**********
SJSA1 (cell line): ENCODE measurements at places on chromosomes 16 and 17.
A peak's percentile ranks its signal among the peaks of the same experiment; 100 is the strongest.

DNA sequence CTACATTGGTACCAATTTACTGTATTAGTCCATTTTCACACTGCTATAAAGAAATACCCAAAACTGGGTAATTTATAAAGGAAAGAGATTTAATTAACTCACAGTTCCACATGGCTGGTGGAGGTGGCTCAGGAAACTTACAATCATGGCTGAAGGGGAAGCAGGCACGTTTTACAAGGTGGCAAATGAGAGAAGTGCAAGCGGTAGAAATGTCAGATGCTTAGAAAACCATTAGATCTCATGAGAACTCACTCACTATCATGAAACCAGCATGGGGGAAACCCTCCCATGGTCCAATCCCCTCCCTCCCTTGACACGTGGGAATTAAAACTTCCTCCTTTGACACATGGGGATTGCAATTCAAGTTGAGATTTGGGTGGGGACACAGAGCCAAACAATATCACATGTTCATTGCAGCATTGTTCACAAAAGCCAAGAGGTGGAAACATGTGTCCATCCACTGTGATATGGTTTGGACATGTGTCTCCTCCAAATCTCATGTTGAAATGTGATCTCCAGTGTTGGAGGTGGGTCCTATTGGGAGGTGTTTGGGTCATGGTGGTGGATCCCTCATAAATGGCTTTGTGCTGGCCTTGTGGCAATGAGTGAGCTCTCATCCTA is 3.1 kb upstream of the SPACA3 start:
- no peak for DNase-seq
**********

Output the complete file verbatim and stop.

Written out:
SJSA1 (cell line): ENCODE measurements at places on chromosomes 16 and 17.
A peak's percentile ranks its signal among the peaks of the same experiment; 100 is the strongest.

DNA sequence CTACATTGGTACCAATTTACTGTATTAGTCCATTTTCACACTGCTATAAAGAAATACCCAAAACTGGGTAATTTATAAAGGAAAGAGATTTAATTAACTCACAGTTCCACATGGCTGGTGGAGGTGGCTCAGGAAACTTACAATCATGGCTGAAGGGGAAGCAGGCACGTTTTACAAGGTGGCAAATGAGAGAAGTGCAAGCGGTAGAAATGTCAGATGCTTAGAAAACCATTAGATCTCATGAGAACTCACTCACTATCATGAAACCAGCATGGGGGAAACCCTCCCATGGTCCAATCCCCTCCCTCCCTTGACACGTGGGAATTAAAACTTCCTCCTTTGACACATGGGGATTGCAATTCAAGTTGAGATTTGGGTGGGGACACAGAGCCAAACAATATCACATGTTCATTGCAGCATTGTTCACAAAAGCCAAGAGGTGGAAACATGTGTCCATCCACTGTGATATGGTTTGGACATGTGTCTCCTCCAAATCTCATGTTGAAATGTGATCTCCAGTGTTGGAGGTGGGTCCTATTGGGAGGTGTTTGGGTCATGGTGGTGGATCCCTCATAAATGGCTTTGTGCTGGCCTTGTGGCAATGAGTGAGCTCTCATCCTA is 3.1 kb upstream of the SPACA3 start:
- no peak for DNase-seq